There is a noise I have heard my body make when I actually use internalized energy when executing a strike. I've had great difficulty in describing it, but it literally sounds akin to shaking from too much force. I think, though, I can give an example which may give a good description of the feeling, even if its not necessarily for the same reason.

I've noticed while driving a car, so long as the wheels are adequately filled, the car uses the kinetic energy both to drive, coast, and stop. This is like saying the sky is blue. I have noticed however, if you submit your car to force, if the wheels are say not completely filled with air, it creates a kind of drag. If you accelerate to quickly, the car has a very noticeable rumble and shaking before it smooths out. Obviously one should fill the air in the tire to mitigate the damage to the car, but the feeling from this is the exact same, to me, that I experience when I throw those techniques.

I hope that explains, adequately, how it feels when releasing that internalized force, to me. I hate using that latter word, 'force', but sometimes it really is the most fitting, or only one.


I think that noise is probably wind, ask any BJJer or Judoka :ultracool
 

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Hi ZenJael,
Qi is a tricky word even in Chinese :lfao:. Trying to find an English translation can be a challenge. I say it means any type of energy before, but as I venture deeper into Chinese language I think it might be errorous, My wife being a native Chinese thinks Qi depending on the usage and the closest "catch all" English defination is energy. but in Chinese there are other words used to describe energy like kinetic energy Dong Neng 动能 which does not have the word Qi in it.like Dong means to do and Neng means like to do so you have do and do or doo doo and doo doo is a type of kinetic energy:lfao:

As to how the word and meaning came to be you would have to be versed in classical Chinese and most likely a scholar in Chinese language which totally doesn't get you girls
just look at Thomas Clearly.

I don't know what noise your body makes could be bad thats why it is so important to have a teacher to help you develop correctly and answer questions like that.

I have no idea what you mean with your car metaphor.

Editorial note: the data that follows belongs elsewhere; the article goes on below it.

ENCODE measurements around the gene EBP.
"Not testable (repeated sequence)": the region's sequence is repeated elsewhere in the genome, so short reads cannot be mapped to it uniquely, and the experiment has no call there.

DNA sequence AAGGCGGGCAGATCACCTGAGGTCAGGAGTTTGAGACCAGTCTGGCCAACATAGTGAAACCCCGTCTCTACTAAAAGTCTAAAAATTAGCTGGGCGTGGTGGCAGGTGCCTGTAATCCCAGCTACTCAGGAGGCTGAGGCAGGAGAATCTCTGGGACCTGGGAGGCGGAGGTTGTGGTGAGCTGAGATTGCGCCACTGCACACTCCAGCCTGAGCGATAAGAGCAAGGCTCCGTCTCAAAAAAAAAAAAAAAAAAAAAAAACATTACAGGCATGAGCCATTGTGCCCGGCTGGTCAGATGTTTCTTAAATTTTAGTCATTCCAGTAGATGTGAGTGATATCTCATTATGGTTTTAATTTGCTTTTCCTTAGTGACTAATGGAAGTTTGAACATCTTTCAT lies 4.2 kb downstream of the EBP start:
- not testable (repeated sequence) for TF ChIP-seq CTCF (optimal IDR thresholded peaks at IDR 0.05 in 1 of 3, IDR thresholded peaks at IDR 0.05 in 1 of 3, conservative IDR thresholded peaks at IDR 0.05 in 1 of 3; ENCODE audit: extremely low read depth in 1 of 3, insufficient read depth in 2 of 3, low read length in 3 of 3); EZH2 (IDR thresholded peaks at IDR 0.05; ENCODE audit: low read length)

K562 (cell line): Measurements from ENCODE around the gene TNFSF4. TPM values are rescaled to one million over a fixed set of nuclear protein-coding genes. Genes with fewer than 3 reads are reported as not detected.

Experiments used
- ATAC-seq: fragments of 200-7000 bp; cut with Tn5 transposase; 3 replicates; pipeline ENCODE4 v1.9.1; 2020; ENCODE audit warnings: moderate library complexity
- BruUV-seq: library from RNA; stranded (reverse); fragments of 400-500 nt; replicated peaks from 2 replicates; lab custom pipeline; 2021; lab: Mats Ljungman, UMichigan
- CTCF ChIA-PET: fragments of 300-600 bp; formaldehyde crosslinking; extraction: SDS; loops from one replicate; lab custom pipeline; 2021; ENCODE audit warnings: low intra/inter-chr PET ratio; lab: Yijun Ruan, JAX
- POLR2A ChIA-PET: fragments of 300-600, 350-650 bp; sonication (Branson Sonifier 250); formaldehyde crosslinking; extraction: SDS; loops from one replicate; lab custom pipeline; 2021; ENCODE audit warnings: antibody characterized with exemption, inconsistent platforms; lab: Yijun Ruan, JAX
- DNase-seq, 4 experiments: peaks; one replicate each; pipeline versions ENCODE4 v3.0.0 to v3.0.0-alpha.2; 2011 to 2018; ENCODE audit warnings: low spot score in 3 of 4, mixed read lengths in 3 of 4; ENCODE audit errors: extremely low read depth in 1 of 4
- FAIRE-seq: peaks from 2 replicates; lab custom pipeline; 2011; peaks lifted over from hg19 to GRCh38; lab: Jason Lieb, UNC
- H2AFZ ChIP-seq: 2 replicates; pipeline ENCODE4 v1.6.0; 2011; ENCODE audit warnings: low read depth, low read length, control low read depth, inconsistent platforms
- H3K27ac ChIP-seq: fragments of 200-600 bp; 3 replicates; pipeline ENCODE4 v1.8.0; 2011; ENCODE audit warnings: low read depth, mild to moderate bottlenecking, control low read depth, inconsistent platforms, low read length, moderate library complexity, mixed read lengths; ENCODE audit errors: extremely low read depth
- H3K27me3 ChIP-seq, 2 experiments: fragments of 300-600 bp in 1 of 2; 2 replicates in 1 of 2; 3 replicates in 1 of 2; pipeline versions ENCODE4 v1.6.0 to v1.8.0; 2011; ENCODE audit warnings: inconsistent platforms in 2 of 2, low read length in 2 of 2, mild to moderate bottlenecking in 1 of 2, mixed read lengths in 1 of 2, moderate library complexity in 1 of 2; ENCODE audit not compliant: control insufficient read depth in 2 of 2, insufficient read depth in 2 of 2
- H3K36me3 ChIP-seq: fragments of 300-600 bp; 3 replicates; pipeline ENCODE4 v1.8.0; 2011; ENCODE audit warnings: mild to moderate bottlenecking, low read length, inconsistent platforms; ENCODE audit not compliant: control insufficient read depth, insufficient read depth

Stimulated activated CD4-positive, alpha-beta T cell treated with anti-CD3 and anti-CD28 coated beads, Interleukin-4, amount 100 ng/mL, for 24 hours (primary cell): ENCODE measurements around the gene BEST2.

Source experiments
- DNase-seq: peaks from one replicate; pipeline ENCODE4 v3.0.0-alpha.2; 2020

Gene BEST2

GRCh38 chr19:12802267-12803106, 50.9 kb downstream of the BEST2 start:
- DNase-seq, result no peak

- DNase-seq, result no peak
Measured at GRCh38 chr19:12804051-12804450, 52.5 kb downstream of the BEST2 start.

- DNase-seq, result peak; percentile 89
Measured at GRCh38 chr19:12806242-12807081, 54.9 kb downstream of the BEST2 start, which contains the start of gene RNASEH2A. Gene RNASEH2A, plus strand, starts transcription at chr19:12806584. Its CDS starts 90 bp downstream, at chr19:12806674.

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K-man

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Alex,the 'energy' of Ki could be several things but I would suggest kinetic energy isn't one of them. I have friends whose idea of Ki is that Ki makes their body stronger so they can take a hit or hit harder. This ties in with their understanding of Kata Sanchin and although I don't totally agree with what they believe I think they have part of the answer. To me Ki is a little different. When you hit with Ki you actually don't have to hit as hard. That is why the atemi in aikido, if taught properly, is so effective. That alone demonstrates that Ki is not kinetic energy. Ki is also utilised in many other ways but I hesitate in introducing another dimension into the discussion. :asian:
 

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From my understanding, chi is basically just energy. Human being, like any living being, uses energy to operate. There are things that make the use and flow of that energy optimal and things that retard it. Through training a person may learn to manipulate that energy to a degree, but no amount of training can teach a person to break the laws of physics.

In my experience, people who focus on the chi aspect of training to get the mythical advantages are really missing seeing the forest for the trees. If you want strong chi, be healthy and train properly. There are no short cuts and having strong chi does not make you into some invulnerable fighter god.
 

Chris Parker

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Oh dear lord....

It is long known that the Japanese and Chinese share quite diverse views on the matter of existant forces such as ki and chi. These differences however are merely cultural divides very recent, and overdue from an occupation and since lingering resentment of one population on another.

Hang on, how can a difference be "long known", and at the same time be "very recent"...? But more to the point, what on earth are you talking about? Ki IS Chi... same thing, same concept, same word, just different pronunciations in two languages. As a result, I think we can start to throw your theory out right about.... now.

The fact is, Japanese and Chinese culture, for as long as the former has existed, shared an influx of ideologies. Japanese martial arts, primordially, were emulated from northern style arts.

Uh.... no. Just... no. To begin with, "emulated" doesn't make sense the way you're using it there, but when it comes to Japanese martial arts coming from Chinese Northern styles? I can think of perhaps a handful that might have had some influence (Akayama line of Yoshin Ryu), but the vast majority really don't have much connection to Chinese systems at all. There are a large number of reasons for this, by the way.